Israeli Prime Minister Sharon told Palestinian leader Yasser Arafat that he could leave his Ramallah compound, but it would be a “one-way-ticket” out of the country.
During the day, the broadened Israeli campaign reached towns and holy sites where Palestinian gunmen had previously found refuge. Israeli troops rounded up about 400 suspected militant Palestinians after the U.S. and European officials brokered their surrender.
Israeli tanks blasted away at the heavily fortified Palestinian security compound of West Bank Security Chief Jibril Rajoub throughout Tuesday night, claiming that senior rebel militants were inside the compound.
In Bethlehem, Israeli helicopter gunships hovered over Manger Square and exchanged fire with Palestinian gunmen near the Church of the Nativity, considered the birthplace of Jesus Christ. Several armed Palestinians had taken refuge inside the shrine.
Israeli jets also fired rockets at Hezbollah positions in Lebanon in retaliation for Monday’s attack by Lebanese guerrillas on disputed Israeli territory. No injuries were reported, but it was the third such clash in four days, raising concern of a wider Arab-Israeli war.
Tuesday’s fighting marked the fifth day of “Operation Protective Wall,” launched by Israel to uproot militants blamed for a string of suicide bomber attacks on Israeli streets. Israeli Foreign Minister Shimon Peres said the offensive would last three to four weeks.
A suicide bomber died at a checkpoint between Jerusalem and the West Bank this afternoon, but no other injuries were reported. It is the seventh suicide bombing in as many days.
The death count increased from last week’s bombing at a Passover banquet, as two Israelis wounded in the attack died today. The death toll is now 24, the deadliest Palestinian attack in 18 months of fighting.
Earlier today, Prime Minister Ariel Sharon proposed that Arafat be sent into permanent exile.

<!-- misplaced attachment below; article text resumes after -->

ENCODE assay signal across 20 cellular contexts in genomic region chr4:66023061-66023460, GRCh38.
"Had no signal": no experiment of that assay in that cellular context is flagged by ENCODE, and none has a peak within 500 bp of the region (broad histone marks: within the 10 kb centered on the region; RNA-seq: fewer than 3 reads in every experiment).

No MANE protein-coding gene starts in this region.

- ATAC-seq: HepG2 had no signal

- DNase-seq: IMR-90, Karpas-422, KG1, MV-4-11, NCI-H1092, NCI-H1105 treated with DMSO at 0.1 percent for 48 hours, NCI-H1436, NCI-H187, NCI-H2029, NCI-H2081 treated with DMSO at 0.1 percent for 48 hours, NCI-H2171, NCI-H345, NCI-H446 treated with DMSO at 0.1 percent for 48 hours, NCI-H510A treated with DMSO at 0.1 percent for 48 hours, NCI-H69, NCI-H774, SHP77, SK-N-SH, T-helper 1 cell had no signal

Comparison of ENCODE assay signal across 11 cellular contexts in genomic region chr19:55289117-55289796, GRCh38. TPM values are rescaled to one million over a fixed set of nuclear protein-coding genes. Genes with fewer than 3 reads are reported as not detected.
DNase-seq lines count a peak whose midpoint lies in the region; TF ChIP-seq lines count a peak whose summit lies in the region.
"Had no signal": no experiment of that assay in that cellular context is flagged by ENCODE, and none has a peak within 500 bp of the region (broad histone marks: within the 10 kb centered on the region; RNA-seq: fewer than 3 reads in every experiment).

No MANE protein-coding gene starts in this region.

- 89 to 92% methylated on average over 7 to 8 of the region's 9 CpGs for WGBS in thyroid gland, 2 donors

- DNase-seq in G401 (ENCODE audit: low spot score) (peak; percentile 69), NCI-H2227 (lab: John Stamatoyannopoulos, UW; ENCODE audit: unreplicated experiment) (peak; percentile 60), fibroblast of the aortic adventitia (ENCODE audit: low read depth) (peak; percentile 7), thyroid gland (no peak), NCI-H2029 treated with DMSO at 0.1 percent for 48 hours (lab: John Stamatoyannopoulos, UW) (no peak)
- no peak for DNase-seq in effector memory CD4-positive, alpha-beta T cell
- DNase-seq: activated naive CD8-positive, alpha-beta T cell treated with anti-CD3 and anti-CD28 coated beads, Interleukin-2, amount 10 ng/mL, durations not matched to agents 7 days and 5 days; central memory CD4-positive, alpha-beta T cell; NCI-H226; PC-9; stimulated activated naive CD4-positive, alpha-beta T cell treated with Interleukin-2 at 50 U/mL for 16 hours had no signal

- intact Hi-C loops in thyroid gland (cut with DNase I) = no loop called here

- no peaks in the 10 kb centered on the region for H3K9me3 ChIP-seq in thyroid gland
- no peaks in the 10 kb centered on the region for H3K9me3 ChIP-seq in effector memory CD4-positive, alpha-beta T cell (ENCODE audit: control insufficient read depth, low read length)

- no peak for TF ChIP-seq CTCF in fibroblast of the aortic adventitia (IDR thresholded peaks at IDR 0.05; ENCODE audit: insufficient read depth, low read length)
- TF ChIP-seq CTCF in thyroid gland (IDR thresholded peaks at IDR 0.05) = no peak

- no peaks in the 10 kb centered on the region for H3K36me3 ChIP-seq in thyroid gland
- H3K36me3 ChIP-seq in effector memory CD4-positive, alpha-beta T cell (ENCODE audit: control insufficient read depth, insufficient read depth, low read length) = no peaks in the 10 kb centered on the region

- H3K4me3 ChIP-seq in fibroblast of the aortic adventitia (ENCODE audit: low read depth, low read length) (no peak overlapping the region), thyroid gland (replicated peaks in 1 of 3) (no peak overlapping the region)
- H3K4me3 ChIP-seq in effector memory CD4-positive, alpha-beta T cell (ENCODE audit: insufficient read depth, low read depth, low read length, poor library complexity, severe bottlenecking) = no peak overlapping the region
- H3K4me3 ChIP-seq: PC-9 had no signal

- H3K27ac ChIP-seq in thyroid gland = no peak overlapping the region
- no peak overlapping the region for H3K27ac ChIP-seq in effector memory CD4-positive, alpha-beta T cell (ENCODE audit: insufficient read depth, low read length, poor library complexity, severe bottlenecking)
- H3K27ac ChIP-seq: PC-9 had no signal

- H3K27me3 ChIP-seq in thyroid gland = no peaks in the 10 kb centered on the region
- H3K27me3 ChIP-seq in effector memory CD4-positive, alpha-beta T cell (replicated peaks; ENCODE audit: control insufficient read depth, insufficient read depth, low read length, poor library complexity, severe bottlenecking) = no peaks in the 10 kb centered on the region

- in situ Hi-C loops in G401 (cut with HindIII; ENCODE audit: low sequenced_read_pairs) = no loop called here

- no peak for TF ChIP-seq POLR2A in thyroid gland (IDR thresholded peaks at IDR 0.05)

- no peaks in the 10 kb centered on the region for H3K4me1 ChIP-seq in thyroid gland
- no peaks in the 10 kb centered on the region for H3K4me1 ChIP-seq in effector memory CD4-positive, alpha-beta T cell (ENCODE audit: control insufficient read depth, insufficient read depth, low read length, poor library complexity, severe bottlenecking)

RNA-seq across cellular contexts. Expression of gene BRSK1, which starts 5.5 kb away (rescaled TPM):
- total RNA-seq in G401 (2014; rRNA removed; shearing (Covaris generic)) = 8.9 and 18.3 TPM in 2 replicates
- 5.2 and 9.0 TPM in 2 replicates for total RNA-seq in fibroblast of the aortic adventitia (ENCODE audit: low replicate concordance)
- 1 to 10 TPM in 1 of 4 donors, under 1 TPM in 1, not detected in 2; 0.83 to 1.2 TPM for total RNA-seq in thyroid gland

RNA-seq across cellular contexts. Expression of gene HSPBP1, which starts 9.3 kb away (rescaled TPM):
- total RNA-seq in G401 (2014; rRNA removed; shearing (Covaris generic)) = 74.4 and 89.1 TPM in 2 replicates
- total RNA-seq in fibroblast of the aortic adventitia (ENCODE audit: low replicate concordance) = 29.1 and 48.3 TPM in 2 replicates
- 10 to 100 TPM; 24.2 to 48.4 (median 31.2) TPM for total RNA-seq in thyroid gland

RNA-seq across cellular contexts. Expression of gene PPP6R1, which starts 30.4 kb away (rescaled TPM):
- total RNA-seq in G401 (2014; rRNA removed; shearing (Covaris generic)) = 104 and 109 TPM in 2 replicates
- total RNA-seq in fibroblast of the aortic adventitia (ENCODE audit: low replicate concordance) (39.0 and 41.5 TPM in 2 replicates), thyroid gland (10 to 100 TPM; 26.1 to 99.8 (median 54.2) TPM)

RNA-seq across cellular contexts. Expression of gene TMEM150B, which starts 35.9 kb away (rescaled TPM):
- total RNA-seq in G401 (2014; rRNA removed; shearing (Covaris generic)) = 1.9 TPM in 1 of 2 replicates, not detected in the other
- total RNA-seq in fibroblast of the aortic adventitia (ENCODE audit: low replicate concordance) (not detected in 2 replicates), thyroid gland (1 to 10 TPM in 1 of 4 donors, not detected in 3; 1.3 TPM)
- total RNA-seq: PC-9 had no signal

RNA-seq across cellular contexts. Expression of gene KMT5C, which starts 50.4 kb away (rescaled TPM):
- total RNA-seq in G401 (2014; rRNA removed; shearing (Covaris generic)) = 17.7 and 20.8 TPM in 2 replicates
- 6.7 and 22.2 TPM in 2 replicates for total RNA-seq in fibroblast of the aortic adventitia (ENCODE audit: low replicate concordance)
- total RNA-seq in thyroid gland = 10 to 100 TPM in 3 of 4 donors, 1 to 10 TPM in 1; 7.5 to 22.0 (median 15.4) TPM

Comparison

“I told [European Union envoy Miguel Moratinos], if they would like, they will fly with a helicopter and will take [Arafat] from here,” Sharon said. “Arafat will not be able to return.”
Secretary of State Colin Powell immediately dismissed the idea, stating Arafat could “conduct the same kind of activities” from various places.
“Until he decides he’s going to leave the country, it seems we need to work with him where he is,” said Powell, while cautioning Sharon to “take care” in his offensive noting a political situation must ultimately be found.
Palestinian leaders immediately rejected the idea of exile for Arafat.
Around the world, the European Union and Russia urged Israel to grant Arafat freedom of movement, with representatives from Britain insisting Arafat should be allowed to remain in the Palestinian areas and Sweden saying his presence could ultimately help peace efforts.
German Foreign Minister Joschka Fischer appealed to Israel to allow international peace envoys to see Arafat.
EU foreign policy chief Javier Solana suggested the Middle East would be best served if both Sharon and Arafat stepped aside and allowed new leaders to move in.
“Neither is a saint, and sometimes I’m inclined to think that perhaps a new generation of persons in Israel and Palestine could in the 21st century come up with a solution,” Solana said. “They have faced many battlefields, and it hasn’t escaped me that there is something personal between Arafat and Sharon.”
Meanwhile, the U.S. State Department issued a stronger warning for Americans to avoid travel to Israel, the West Bank and Gaza, and announced that dependents of American diplomats in Jerusalem may return to the U.S. on government expense if they wish.